On Thursday, November 15, 2012 9:42:25 AM UTC-5, rclough wrote:
>
>  Hi Craig Weinberg 
>  
> Everything has at least some intelligence or consciousness, according to 
> Leibniz's metaphysics,
> even rocks.  But these "bare naked monads" are essentially in deep, 
> drugged  sleep and darkness,
> or at best drunk. Leibniz called such a state the unconscious way before 
> Freud and Jung.
>

I believe that there is an experience on the micro-level of what the coffee 
filter is made of - molecules held together as fibers maybe, bit I don't 
think that it knows or cares about filtering. It's like if you write the 
letters A and B on a piece of paper - I think there is an experience there 
on the molecular level, of adhesion, evaporation, maybe other interesting 
things we will never know, but I don't think that the letter A knows that 
there is a letter B there. Do you? I don't think the letters have a 
consciousness because they aren't actually beings, the patterns which they 
embody to us are in our experience, not independent beings.

Craig 

>  
> [Roger Clough], [rcl...@verizon.net] <javascript:>
> 11/15/2012 
> "Forever is a long time, especially near the end." -Woody Allen
>  
>
> ----- Receiving the following content ----- 
> *From:* Craig Weinberg <javascript:> 
> *Receiver:* everything-list <javascript:>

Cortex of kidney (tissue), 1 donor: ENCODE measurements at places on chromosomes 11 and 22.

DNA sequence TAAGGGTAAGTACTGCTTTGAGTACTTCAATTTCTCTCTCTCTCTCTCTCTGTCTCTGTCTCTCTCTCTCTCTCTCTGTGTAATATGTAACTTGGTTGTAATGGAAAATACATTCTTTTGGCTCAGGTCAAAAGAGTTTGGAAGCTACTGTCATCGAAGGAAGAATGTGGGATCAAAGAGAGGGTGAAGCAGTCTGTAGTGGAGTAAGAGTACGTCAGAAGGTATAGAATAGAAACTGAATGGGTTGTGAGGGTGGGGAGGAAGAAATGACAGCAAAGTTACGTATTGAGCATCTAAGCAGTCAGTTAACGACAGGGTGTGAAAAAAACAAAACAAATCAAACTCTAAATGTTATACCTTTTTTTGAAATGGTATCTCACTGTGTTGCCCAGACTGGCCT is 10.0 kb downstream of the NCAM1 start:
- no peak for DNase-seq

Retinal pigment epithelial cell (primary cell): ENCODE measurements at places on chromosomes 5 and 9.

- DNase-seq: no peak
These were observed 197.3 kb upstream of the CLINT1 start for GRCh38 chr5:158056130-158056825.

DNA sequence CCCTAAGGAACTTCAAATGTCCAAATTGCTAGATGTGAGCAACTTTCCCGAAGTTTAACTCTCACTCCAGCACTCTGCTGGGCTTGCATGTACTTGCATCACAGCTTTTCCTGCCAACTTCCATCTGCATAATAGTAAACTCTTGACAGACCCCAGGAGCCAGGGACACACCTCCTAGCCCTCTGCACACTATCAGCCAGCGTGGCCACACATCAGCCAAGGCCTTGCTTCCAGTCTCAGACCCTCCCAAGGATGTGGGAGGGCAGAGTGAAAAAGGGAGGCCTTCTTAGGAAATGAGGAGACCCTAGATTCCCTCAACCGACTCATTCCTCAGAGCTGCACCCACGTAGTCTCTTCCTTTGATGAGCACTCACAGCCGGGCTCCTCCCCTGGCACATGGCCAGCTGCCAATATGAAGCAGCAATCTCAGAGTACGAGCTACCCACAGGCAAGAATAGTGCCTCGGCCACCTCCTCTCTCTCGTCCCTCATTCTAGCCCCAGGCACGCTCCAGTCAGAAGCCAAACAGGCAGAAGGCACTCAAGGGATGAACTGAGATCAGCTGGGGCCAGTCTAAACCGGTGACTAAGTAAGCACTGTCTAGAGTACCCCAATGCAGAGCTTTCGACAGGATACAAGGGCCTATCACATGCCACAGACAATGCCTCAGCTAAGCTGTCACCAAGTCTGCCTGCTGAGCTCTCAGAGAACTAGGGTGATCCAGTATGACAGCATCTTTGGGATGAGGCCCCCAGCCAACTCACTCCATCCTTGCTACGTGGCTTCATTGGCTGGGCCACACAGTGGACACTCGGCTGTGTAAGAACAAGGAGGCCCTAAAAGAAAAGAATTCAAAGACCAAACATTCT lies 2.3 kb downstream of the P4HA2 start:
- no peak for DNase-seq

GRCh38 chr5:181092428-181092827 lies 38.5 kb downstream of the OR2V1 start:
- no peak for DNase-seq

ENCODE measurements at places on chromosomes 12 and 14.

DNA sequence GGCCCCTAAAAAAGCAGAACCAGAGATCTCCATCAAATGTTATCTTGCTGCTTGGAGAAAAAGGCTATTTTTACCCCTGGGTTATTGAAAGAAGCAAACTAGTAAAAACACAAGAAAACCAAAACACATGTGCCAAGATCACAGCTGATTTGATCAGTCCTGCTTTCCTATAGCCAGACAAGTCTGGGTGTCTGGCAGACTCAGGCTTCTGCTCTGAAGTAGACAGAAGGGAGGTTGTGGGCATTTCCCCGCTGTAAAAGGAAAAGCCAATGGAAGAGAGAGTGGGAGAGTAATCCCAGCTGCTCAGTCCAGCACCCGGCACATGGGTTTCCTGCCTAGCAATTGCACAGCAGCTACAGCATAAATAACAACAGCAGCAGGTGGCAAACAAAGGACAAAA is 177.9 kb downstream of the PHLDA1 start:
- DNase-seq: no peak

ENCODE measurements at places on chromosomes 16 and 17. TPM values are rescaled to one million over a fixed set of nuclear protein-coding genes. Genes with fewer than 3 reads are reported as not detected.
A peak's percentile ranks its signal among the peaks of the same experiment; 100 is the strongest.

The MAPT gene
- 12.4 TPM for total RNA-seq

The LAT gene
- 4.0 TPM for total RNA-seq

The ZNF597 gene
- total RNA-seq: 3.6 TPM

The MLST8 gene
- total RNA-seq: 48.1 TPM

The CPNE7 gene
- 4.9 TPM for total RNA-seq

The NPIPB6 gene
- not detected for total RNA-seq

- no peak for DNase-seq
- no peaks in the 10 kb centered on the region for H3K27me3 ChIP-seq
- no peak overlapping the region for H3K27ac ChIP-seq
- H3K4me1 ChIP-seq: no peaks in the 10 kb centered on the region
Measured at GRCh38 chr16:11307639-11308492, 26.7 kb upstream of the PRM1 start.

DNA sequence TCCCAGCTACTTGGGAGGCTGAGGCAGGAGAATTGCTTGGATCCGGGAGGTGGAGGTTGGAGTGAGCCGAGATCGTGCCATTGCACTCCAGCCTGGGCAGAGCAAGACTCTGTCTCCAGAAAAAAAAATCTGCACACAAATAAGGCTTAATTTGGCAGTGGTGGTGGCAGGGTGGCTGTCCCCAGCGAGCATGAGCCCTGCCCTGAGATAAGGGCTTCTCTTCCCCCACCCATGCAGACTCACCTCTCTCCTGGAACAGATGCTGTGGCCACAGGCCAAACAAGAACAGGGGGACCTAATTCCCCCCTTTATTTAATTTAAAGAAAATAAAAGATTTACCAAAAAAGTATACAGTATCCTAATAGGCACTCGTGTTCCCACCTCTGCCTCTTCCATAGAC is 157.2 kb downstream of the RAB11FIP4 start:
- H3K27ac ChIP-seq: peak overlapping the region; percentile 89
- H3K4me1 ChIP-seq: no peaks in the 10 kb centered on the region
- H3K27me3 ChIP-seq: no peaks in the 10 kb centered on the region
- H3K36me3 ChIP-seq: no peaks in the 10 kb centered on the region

> *Time:* 2012-11-12, 09:54:53
> *Subject:* Re: My embarassing misunderstanding of the intelligence of 
> computers
>
>  Doesn't mean that a coffee filter is intelligent too? If so, is a series 
> of coffee filters more intelligent than one? What about one with a hole in 
> it?
>
> Craig
>
>
> On Sunday, November 11, 2012 8:14:05 AM UTC-5, rclough wrote: 
>>
>> Hi 
>>
>> I was wrong. 
>>
>> According to my own definition of intelligence-- that it is the 
>> ability of an entity, having at least some measure of free will, 
>> to make choices on its own (without outside help)--  a 
>> computer can have intelligence, and intelligence in no small measure. 
>>
>> The ability to sort is an example. To give a simple example, a 
>> computer can sort information, just as Maxwell's Demon could, 
>> into two bins. Instead of temperature, it could just be a number. 
>> Numbers larger than A go into one bin, smaller than A go 
>> into another bin.  It does it all on its own, using an "if" statement. 
>>
>>
>>
>>
>>
>> Roger Clough, rcl...@verizon.net 
>> 11/11/2012   
>> "Forever is a long time, especially near the end." -Woody Allen 
>>
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